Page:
~ Posted by Robert Butler, August 29th 2012
Anyone who works as a critic encounters a set of stock reactions: "What right do you have to say what's good and what's bad?" or "Do you do any writing of your own?" When people want to be a little more crushing, they sometimes say: "You know, no-one ever built a statue to a critic." (That's not strictly true: a mile from this office there is a statue to a great literary critic, Samuel Johnson.) Another putdown goes: "No-one ever grew up thinking they wanted to be a critic."
This also turns out to be untrue. Yesterday the classical scholar and critic Daniel Mendelsohn posted "A Critic's Manifesto" on the New Yorker's website. It opens:
In the nineteen-seventies, when I was a teenager and had fantasies of growing up to be a writer, I didn’t dream of being a novelist or a poet. I wanted to be a critic. I thought criticism was exciting, and I found critics admirable.
To highlight the best critics writing today, we ran a series "Reviewers Revered" in which 24 writers and editors chose the critics they thought were most worth reading. There were 32 critics chosen and one of my two choices was Mendelsohn himself ("combines exact descriptions of the surface vivacity of a production...with driving analytical argument"). In his 4,000-word manifesto he captures, precisely, the best way in which a reader can learn from a critic.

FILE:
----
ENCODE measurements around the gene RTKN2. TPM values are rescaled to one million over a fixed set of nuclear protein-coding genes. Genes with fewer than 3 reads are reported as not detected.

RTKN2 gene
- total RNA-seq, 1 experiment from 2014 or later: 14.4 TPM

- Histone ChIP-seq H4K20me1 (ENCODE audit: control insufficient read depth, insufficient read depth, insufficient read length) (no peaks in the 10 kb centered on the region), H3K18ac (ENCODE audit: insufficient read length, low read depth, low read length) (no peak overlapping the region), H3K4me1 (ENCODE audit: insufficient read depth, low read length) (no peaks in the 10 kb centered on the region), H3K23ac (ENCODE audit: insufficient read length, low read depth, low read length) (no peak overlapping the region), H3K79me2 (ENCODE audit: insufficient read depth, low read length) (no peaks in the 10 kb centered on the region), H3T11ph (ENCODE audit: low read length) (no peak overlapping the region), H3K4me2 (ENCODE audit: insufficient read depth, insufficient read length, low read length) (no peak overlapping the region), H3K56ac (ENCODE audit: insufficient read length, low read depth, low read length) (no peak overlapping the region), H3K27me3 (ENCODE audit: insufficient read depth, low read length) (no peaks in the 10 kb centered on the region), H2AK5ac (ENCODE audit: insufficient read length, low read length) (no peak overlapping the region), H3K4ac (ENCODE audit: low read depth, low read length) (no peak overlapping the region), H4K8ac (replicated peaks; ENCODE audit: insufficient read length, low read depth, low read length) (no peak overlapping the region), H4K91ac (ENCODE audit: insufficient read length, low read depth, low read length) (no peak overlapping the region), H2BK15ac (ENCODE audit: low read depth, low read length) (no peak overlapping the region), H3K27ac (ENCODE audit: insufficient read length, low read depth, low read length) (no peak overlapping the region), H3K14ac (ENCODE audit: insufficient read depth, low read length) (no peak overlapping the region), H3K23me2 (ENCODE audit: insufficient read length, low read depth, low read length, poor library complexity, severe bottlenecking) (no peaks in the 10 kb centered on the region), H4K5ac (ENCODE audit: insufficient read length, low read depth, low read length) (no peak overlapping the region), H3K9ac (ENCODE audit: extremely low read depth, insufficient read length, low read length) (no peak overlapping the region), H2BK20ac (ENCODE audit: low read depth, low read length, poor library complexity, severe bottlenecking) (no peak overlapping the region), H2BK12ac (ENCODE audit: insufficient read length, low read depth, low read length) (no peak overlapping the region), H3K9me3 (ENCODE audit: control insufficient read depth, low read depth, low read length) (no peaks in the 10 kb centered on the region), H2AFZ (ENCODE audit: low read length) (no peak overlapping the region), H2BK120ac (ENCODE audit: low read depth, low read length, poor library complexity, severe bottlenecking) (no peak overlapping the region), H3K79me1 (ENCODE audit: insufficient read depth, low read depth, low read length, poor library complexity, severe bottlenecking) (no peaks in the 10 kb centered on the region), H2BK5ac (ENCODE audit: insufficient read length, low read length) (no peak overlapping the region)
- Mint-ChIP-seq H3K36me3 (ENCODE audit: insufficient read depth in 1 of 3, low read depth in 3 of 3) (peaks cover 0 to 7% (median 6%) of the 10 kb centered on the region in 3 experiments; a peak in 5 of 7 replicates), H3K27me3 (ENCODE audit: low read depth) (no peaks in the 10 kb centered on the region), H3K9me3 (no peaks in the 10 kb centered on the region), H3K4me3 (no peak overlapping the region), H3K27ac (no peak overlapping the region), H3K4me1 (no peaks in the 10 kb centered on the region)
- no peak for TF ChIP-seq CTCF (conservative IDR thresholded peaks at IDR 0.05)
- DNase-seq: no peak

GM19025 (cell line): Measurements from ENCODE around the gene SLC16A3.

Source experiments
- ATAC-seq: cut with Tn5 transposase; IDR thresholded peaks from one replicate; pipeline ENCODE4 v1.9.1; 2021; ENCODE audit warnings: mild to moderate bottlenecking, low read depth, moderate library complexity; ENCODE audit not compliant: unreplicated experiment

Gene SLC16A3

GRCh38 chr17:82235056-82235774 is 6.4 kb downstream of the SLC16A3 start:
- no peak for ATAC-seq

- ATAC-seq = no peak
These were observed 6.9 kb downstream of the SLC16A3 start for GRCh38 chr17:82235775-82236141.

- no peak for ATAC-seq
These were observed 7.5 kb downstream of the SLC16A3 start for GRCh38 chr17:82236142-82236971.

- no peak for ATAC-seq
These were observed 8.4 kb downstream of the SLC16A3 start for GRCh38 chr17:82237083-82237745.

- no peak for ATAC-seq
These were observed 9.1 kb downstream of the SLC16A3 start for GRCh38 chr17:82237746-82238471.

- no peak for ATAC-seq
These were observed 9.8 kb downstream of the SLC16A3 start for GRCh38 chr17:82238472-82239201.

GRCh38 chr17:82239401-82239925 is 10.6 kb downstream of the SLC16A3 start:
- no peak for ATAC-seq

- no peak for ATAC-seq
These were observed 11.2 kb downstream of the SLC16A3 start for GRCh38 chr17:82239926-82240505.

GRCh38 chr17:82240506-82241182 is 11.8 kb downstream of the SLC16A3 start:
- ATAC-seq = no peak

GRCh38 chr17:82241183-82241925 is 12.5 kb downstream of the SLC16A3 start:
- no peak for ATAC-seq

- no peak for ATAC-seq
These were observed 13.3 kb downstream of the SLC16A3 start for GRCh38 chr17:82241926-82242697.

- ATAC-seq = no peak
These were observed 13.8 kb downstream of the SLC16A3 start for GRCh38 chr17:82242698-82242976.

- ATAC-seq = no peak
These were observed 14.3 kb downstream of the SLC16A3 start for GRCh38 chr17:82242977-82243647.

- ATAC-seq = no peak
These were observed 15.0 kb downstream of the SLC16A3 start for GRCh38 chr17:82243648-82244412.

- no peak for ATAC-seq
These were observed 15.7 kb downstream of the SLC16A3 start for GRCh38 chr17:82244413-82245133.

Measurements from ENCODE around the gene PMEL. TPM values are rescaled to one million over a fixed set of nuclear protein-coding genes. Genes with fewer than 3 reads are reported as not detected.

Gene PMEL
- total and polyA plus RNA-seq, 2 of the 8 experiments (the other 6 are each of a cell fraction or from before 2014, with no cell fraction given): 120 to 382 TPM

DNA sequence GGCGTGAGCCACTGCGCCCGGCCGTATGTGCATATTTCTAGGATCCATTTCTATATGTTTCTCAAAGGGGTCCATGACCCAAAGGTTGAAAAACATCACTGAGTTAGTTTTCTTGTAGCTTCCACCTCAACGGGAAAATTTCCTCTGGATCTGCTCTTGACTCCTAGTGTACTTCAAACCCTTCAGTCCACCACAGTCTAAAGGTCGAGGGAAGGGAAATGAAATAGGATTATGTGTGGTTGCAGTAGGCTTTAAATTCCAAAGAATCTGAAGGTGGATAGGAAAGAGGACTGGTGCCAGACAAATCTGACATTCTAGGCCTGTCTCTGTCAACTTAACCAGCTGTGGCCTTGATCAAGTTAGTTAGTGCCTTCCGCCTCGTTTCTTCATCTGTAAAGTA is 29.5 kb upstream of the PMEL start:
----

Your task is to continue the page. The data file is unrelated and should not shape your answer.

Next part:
I thought of these writers above all as teachers, and like all good teachers they taught by example; the example that they set, week after week, was to recreate on the page the drama of how they had arrived at their judgments.
Mendelsohn goes on to propose a short definition.
For all criticism is based on that equation: KNOWLEDGE + TASTE = MEANINGFUL JUDGMENT.
That's neat, but it leaves out one of the most important qualities in a critic: their voice. The impact that Kenneth Tynan or Pauline Kael or Clive James made with their criticism is inseparable from the force and personality of their voices. I would refine Mendelsohn’s equation one stage further:
KNOWLEDGE + TASTE + VOICE = PERSUASIVE MEANINGFUL JUDGMENT.
Robert Butler is online editor of Intelligent Life. He was theatre critic of the Independent on Sunday (1995-2000)